source: Comment is free | The Guardian
published: 6th April 2012
Last night’s BBC interview from a high-security prison with Babar Ahmad, who is wanted for extradition to the US on terror charges, confronts the government, yet again, with a case full of embarrassing questions for the Metropolitan police. And for the justice minister, Ken Clarke, it highlights the challenge of how to justify holding a man in a maximum security prison for eight years when he faces no charges in the UK.
Clarke may be quietly praying that next Tuesday the European court of human rights will rule that Ahmad cannot be extradited to the US, and British courts therefore can after all hear the case.
Ahmad had no illusions that the interview was his “last chance to convince the authorities,” and he directly asked the director of public prosecutions to put him on trial in the UK here and now, as his family have requested on countless occasions.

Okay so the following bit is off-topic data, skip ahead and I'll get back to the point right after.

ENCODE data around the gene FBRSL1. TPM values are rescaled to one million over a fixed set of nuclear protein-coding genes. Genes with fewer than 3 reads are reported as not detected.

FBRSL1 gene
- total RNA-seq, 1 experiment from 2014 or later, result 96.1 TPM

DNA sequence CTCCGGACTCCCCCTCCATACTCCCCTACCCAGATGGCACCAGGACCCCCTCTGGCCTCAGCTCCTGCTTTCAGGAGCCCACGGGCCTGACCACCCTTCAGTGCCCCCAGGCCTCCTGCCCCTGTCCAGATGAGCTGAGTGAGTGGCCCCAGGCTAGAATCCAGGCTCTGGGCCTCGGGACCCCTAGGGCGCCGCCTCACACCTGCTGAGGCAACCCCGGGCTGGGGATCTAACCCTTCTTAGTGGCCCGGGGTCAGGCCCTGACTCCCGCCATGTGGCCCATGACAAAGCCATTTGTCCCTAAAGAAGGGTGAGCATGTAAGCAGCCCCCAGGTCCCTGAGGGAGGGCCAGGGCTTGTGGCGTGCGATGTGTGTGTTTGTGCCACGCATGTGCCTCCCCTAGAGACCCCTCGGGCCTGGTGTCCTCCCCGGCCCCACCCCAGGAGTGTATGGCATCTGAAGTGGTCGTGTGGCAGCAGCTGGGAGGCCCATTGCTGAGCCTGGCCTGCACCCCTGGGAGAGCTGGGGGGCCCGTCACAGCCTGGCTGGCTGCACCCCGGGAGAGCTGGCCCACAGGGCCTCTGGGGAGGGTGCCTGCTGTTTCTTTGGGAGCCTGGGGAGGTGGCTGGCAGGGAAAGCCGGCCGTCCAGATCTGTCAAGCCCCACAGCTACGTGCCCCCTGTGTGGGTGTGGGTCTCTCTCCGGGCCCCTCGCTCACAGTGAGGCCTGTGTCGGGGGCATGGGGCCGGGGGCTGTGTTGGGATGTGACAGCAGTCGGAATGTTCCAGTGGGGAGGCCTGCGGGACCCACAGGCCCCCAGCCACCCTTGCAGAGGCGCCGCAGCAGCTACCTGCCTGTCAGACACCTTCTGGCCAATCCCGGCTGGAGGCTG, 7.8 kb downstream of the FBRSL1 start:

At the centre of the US case against Ahmad is evidence that was not seen by the British legal authorities before it was sent to the US – a situation described in parliament last week by both the Conservative MP Dominic Raab and the Labour MP Andy Slaughter as Kafkaesque (and reiterated by Green MP Caroline Lucas in last night’s BBC programme). They are certainly not the only ones wanting to know why that happened.